Ill winds

In article SDSTAFF MEBuckner says

Jetliners are very much at the mercy of the winds. The average transcontinental flight can take an hour or more longer in one direction than the other due to the effect of headwinds and tailwinds.

As a pecentage of the total journey time I would guess that winds affect aircraft much more than cargo-ship.

Good point. I guess I could weasel; modern jetliners aren’t at the mercy of the winds that way–that is, they may wind up in London (or New York) an hour or two later or an hour or two sooner, but they won’t be drifting helplessly for weeks on end until the fresh water supplies and those little bags of pretzels are all gone.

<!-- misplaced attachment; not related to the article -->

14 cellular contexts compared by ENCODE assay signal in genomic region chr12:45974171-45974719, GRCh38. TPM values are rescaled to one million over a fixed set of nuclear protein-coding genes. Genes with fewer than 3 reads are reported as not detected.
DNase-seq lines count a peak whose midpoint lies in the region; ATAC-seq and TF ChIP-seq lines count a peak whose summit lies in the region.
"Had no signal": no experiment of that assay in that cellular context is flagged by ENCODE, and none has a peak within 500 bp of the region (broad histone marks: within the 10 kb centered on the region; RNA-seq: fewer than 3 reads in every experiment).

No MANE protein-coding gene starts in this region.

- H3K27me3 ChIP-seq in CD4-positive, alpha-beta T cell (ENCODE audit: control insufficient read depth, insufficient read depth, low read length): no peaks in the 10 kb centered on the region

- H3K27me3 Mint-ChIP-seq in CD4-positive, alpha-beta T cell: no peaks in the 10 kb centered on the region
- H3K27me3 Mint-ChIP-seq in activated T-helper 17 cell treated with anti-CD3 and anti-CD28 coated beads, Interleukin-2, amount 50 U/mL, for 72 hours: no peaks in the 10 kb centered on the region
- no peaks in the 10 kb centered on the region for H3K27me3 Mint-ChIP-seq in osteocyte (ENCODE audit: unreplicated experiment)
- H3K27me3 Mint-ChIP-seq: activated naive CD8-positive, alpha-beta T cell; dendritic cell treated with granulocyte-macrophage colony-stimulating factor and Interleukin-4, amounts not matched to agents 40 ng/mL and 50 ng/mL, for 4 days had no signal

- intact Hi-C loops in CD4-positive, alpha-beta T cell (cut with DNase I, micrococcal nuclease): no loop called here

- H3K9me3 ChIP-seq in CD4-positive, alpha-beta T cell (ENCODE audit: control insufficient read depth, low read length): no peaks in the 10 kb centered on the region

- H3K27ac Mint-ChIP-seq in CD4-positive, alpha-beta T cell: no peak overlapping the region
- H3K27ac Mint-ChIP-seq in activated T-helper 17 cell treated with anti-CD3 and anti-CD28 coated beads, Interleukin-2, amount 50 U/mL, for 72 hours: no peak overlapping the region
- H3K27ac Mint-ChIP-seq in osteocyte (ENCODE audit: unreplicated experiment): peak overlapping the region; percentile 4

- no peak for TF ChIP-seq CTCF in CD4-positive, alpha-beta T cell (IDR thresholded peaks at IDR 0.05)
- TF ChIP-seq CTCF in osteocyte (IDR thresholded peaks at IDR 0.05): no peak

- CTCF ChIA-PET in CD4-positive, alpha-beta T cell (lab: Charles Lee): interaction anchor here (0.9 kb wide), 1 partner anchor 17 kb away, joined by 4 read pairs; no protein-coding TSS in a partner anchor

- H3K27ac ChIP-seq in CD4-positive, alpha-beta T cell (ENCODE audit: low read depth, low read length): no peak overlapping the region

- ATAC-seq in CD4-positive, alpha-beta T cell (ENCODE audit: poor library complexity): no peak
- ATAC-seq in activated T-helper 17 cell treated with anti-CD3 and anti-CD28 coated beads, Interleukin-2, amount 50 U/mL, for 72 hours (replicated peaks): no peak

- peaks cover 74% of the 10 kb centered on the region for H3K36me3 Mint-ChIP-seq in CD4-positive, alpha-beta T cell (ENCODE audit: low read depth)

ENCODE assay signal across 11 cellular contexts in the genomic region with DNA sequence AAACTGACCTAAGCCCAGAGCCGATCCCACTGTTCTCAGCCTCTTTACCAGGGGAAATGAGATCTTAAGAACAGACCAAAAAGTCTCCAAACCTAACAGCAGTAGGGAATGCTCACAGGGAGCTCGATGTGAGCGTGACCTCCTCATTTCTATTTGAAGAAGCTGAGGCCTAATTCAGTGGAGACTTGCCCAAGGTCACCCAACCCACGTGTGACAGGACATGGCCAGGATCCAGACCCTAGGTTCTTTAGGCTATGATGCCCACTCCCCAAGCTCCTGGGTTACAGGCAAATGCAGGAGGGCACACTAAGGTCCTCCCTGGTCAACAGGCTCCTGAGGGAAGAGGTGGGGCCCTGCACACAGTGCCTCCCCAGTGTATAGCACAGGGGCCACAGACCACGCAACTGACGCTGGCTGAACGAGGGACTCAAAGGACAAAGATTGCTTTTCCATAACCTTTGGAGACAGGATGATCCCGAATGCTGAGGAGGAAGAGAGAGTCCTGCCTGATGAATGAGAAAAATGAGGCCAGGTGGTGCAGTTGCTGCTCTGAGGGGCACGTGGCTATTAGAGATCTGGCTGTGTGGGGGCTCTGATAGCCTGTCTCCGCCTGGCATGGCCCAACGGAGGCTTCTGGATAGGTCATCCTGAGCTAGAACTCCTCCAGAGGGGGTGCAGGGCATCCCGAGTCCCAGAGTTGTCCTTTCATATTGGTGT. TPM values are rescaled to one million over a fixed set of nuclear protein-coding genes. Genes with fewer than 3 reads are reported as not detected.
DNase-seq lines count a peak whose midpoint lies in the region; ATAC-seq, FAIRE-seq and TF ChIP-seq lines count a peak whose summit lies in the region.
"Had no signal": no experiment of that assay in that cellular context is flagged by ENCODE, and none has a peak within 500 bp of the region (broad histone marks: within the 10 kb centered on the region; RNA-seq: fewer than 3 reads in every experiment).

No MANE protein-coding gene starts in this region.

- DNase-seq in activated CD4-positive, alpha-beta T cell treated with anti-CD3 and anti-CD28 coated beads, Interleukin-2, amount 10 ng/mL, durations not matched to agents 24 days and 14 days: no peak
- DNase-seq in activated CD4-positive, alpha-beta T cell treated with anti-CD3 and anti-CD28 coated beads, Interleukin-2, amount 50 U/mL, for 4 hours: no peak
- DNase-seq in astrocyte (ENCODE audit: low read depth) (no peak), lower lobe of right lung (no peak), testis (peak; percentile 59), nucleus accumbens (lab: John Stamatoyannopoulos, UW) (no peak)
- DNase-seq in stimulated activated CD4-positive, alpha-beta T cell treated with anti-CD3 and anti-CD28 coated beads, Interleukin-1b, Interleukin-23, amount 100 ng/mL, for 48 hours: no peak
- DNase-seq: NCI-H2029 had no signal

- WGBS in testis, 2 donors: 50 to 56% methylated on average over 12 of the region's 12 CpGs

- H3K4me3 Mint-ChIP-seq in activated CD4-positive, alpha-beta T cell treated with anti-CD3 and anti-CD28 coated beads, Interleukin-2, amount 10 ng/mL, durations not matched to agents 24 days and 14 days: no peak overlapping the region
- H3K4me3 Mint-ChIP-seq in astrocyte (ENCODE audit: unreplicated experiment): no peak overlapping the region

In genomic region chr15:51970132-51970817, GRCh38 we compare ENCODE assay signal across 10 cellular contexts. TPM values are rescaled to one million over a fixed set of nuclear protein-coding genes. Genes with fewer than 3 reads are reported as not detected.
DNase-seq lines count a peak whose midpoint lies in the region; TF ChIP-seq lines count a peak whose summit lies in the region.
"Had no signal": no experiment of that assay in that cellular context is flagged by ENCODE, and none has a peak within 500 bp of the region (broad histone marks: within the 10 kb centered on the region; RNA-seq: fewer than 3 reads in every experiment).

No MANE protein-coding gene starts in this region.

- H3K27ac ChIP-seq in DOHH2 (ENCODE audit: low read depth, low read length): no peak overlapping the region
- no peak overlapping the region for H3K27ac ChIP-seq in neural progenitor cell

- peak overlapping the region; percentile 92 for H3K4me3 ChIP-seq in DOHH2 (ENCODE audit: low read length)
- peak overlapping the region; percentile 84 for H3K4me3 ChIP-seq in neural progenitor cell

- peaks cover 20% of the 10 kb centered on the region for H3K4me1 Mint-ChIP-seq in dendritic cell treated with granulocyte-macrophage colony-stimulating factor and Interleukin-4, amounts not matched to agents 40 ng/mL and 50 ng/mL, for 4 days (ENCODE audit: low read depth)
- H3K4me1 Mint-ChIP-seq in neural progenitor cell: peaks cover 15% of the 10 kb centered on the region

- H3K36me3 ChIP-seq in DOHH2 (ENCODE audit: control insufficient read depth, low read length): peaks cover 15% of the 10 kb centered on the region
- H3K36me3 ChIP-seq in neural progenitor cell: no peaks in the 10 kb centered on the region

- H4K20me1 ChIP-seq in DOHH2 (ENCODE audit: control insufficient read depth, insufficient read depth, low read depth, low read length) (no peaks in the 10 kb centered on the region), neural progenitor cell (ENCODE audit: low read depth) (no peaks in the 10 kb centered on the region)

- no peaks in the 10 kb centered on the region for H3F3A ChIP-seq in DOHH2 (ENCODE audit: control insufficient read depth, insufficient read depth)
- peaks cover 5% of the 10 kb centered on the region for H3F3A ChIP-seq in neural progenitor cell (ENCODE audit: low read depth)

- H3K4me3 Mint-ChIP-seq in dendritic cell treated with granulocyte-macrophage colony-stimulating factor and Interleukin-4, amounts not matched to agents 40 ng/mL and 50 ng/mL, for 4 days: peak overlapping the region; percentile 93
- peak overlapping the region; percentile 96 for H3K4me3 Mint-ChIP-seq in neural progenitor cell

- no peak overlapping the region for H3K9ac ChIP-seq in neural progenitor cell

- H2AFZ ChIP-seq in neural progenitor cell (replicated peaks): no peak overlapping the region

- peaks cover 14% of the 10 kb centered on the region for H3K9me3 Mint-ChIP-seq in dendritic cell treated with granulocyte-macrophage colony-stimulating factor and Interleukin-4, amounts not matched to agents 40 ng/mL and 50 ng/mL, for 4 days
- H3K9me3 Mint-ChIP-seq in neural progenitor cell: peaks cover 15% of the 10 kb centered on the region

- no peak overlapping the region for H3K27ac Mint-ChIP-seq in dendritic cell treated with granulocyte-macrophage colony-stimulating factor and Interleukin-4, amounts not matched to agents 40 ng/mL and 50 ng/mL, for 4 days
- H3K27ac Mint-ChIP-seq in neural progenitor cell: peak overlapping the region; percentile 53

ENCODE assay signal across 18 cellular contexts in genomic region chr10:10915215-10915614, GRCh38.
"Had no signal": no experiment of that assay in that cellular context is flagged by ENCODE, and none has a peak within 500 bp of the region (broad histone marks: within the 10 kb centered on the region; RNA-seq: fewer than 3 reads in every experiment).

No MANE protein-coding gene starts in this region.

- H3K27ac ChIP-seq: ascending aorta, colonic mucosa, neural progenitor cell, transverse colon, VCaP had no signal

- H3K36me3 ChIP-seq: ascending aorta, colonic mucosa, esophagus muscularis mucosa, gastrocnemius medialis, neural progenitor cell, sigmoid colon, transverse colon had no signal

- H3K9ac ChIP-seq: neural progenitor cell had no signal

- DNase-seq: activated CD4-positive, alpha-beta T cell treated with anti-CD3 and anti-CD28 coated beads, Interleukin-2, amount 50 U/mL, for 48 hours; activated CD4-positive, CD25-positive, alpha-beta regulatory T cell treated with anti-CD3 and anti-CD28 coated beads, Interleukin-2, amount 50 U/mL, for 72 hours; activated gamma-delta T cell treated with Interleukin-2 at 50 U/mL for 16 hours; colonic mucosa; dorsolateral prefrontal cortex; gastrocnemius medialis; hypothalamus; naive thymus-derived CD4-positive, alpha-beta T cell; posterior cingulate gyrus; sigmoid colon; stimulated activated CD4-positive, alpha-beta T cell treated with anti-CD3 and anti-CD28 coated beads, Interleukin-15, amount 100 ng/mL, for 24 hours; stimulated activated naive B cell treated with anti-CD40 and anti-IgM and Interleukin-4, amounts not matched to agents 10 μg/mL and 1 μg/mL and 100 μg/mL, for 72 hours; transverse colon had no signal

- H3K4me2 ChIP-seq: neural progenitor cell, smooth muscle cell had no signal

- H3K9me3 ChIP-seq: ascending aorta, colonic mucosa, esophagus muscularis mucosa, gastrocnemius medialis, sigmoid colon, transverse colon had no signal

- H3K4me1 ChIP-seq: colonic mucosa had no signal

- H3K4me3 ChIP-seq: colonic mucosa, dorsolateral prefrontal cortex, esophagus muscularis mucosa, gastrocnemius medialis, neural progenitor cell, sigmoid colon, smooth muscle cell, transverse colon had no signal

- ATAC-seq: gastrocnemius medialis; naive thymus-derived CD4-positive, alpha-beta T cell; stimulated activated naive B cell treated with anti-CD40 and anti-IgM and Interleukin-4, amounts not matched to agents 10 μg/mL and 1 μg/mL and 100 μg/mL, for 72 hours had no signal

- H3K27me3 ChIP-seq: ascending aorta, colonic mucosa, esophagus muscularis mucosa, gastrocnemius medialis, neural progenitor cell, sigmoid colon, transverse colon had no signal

You may also be wrong about the jet planes being at the mercy of the Winds. If Thomas Gold is to be believed, large jet liners can be brought down, especially over the Bermuda Triangle, by gusts of gas

Hmmm…there’s something in the seafloor which is sending up gas plumes to 35,000 feet–typical operating altitude for a jetliner–with these plumes being energetic enough to affect aforesaid jetliners seven miles up (or alternatively the plumes are detonating in large explosions in the stratosphere)–and this has not been deteced by anybody’s seismographs or satellites? (I’d think this is the sort of thing the U.S. Defense Department would have noticed.) And just which mysterious disappearances of jetliners over the Bermuda Triangle are we talking about, anyway?